9 Rules for Cheering at Big Game (according to the 1933 Stanford Daily)

July 1, 2016

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9 Rules for Cheering at Big Game (according to the 1933 Stanford Daily)

Illustration: Christoph Hitz

Football coverage dominated the Daily’s pages in the week leading up to the 1933 Big Game. Adding to the usual fanfare, it was the first year the Axe would be awarded to the game’s winner. 

In an effort to indoctrinate freshmen, the paper published a front-page reference guide to cheering. In addition to wardrobe requirements—“Men in the rooting section must have rooters’ caps” and “women must carry pom-poms, on sale at the A.S.S.U. office for 25 cents”—it offered these useful (?) tips:

1. Know the yells thoroughly.

2. All start on the first syllable, and watch the yell leaders.

3. Keep together, snap it out at the correct time by following the motions, and force the syllables out—don’t drag them.

4. Save your voice by pitching it up and forcing the sound against your teeth.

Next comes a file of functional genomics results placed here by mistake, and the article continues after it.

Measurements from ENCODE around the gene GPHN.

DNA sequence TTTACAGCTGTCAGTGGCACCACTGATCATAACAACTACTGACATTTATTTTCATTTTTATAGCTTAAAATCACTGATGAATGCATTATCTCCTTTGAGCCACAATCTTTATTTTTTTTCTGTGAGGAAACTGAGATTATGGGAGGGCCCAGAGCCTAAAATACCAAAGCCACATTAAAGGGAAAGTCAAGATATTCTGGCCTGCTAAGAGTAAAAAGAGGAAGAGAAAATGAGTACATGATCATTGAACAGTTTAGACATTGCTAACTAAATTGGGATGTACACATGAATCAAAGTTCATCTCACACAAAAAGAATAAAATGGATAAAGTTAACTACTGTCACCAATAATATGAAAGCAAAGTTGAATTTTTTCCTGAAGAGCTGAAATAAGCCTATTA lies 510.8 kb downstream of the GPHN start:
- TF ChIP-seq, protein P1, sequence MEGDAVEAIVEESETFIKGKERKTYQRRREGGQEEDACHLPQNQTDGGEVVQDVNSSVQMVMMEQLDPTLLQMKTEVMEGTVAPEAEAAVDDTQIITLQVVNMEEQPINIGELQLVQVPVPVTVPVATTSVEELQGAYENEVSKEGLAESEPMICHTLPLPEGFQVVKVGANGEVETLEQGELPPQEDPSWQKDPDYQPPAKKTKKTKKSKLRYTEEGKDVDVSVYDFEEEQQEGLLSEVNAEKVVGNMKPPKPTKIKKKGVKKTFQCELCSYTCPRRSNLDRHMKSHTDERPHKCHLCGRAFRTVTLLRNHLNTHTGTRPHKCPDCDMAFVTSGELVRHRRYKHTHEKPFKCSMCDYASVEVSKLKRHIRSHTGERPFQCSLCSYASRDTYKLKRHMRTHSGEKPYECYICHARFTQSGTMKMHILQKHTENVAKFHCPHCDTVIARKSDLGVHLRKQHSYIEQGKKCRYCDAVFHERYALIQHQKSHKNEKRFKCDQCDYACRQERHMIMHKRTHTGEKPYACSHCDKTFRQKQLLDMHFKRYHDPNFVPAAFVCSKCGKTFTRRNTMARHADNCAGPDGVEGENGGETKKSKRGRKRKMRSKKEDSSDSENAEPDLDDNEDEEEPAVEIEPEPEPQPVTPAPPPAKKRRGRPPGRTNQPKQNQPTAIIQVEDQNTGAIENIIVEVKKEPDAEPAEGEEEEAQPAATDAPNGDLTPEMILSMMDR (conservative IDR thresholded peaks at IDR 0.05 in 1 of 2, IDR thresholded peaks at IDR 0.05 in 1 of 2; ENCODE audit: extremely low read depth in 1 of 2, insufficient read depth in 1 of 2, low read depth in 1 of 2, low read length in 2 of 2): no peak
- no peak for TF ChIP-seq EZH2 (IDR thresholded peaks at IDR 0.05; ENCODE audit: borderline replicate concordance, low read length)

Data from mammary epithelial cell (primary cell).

5. Please allow the well [sic] leader to do the talking. There’s plenty of time to yell, so save your breath.

6. Don’t boo, or shout catcalls at ANYBODY.

7. Sit well lined up in straight rows. The effect is much better.

8. If you want anything, ask the man in the Red Cap.
Final Instruction: Don’t argue with the Rally Committee. They are at the game to help you, not to act as a debating squad.

9. KNOW THE HYMN! It will be sung after the game, and every rooter is expected to stay in his place until after the Hymn has been sung.


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